Vuyavuy Palm Trees and the Charming Chavayan Village in Sabtang Island, Batanes!

When in Batanes, a daytrip to Sabtang Island should be part of your itinerary. You'll see the locals, trees, villages, houses,  animals, food,  beach, lighthouses, cliffs, views (even fortresses) and many more! It's very accessible by boat then rented jeep from Batan Island (where Basco is). Check out Part 1 on how to go to Sabtang from Batan or Basco and some things to remember. Part 2 is about what else you must not miss which are two of my favorite parts of the trip - the palm trees and the village of Chavayan! We didn't stay there long but I loved every moment of it while I saw the trees all throughout the island =)


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We agree to go to the farthest point next to avoid the other groups of tourists. I just love the beautiful Philippine date palm trees (voyavoy or vuyavuy or voyavoi, the Ivatan language is full of "v"s hehe) and they're all over the island especially plenty on the more mountainous parts. The Ivatans use it to make walis (local sturdy broom, they say it's better than the walis tambo!) and vacul or vakul (a traditional Ivatan all-weather headgear that look like blond hair for the rain and sun, see below worn in Chavayan for samples) :) The  trees also bear fruits. The ripe black ones are sweet and tasted like grainy chico! 
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It took us around 25 minutes from the port to reach the Chavayan village. Before the village shows itself to you, the views of the wave-cut cliffs with the water in greens, blues and whites are breathtaking that you may want to grab both your camera and phone while holding on tight for the zigzag turns at the same time haha. I knew at this point the importance of a driver's skill in these parts. They only have one small lane, in most parts, for both directions!

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The small village is home to the Sabtang Weavers Association and there's a hut where you can wear the vacul for a minimal fee. Here's the male version kanayi with the talugung or talugong hat modelled by Ivan hehe. 

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Do I look dashing as a blondie with bangs? Haha. The headwear was actually kinda heavy but I guess protects well and every household here must have had it long before the Spaniards came. They say it's relatively hotter in Sabtang than in other Batanes islands and there were drizzles throughout the day here so they can use it all year-round by women farmers (also when they attend to their farm). They even have a nail-type comb to keep it buhaghag-free! Haha. If you want to buy the vacul then I think it's cheaper here at around 700. Look at their big feather-duster too! That I'm willing to use and the broom (can be bought in Ignas' Handicraft and Souvenir Shop in Batan)! Haha. 



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As for the all-weather gear, we can all get lightweight eyeglasses fitted in optical shops with Transitions photochromic lenses and windbreakers to block UV rays at 100% and a bucket hat (from galleon.ph) nowadays ;)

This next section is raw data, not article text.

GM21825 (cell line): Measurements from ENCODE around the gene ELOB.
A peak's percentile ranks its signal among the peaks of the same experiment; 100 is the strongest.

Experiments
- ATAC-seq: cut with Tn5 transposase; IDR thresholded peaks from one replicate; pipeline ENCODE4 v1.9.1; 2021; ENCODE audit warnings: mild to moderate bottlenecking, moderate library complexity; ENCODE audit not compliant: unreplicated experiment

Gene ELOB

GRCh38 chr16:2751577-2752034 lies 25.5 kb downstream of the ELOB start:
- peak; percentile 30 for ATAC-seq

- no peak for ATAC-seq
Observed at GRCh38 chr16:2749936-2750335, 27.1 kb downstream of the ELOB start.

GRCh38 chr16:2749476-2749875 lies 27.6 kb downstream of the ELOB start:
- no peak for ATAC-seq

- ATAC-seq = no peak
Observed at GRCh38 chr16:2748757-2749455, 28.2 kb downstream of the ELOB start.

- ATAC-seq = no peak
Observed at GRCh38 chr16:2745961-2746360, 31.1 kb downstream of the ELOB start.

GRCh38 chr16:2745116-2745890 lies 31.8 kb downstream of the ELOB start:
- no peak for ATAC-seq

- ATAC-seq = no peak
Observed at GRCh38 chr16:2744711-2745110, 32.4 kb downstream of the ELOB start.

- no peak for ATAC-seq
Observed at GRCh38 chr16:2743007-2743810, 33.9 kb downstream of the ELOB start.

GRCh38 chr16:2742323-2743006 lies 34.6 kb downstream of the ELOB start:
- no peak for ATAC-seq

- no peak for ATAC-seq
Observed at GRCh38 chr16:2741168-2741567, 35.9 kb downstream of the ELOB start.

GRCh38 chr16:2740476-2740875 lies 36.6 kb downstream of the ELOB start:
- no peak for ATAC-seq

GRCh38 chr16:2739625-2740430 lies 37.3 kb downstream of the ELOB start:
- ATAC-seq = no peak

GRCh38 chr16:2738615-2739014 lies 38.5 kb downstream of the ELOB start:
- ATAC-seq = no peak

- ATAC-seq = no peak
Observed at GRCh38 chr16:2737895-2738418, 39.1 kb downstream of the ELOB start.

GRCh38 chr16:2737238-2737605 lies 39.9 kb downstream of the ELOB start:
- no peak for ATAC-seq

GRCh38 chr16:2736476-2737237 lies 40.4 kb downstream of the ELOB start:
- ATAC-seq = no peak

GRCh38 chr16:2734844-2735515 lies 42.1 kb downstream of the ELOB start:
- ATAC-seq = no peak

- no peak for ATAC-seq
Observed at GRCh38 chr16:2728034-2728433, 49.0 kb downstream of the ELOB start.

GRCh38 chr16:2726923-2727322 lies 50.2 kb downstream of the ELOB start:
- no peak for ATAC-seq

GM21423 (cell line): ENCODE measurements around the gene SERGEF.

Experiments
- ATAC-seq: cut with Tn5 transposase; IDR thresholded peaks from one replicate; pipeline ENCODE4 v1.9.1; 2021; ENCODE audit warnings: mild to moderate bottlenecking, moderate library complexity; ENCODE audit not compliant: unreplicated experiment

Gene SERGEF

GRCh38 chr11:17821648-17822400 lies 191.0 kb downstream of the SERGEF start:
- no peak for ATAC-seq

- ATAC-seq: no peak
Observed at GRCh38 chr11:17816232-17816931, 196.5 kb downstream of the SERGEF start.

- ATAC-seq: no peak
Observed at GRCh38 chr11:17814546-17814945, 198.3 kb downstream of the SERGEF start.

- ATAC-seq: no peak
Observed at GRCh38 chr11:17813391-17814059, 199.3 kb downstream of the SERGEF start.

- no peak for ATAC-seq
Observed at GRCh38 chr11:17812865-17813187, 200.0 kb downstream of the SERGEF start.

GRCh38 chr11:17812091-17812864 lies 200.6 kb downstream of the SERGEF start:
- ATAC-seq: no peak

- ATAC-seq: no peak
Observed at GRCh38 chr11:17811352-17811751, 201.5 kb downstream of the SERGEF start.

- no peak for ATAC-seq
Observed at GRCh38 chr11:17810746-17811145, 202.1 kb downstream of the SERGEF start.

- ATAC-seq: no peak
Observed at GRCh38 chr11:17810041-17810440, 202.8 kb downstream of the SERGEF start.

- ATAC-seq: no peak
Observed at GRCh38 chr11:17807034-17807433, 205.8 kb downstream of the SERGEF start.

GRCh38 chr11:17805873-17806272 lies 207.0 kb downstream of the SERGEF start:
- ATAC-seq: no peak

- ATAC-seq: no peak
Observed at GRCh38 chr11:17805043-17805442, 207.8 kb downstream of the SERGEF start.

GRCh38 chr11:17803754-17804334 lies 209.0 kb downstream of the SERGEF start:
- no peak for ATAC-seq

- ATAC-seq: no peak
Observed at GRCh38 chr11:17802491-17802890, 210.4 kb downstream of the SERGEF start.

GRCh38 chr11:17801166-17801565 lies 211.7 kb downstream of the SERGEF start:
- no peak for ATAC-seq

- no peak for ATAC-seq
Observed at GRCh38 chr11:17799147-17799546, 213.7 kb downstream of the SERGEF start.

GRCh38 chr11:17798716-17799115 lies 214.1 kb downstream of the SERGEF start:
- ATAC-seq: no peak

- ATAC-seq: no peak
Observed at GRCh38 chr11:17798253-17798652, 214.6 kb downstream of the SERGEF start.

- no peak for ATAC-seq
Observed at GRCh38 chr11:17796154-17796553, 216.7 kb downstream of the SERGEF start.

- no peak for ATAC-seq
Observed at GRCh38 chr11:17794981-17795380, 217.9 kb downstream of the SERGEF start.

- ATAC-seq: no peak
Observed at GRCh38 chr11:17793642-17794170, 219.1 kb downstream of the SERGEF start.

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From a cultural perspective though, the Ivatan culture and language (as well as the Batanes landscape) are so unique that you have to go all the way there just to experience it for yourself and not a lot of people get to do that. I hope UNESCO recognizes Batanes as a heritage treasure already. 


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You generally have to be invited before you go in people's houses but just look around, befriend someone and notice the little things. You'll already get a sense of the way of living here. There's an old well near the entrance of the village. 

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slow walk is a must in this small place. I reached the end of the village in 15-20 minutes. Some of the old limestone houses are still in good condition (you can find more typical Ivatan stone houses in Barangay Savidug along the National Road) and I heard it's possible to do a homestay here. The walls are more than a meter thick and had remained standing through Batanes' ever-changing weather conditions and super typhoons. The only catch is no electricity at night to early morning, but you'll have basic accommodations and local food. Well, the better you can do some stargazing, right?


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One of the friendly people I met here is Nanay Fely who has a picture with Coco Martin and other celebrities hehe. She was just going about her usual supply gathering while still wearing a basket and vacul :)


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She has a very warm twinkle in her eyes. I wish Nanay the best of health for more smiles. On a sidenote, Roger said that the older people here could speak better English because of the missionaries that came here a long time ago.

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No more than 15 minutes and you'll reach the only chapel, the Sta. Rosa de Lima Chapel, left with the cogon roof.


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Check out the baskets hanging in the houses also. Roger said that Ivatans use it to store luniz or lonyes (preserved salted pork) because they didn't have a fridge then (probably until now in this far off community). 

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You'll see the long coast soon if you walk a little farther. Batanes is closer to Taiwan than Manila - they said they receive Chinese radio signal hehe.

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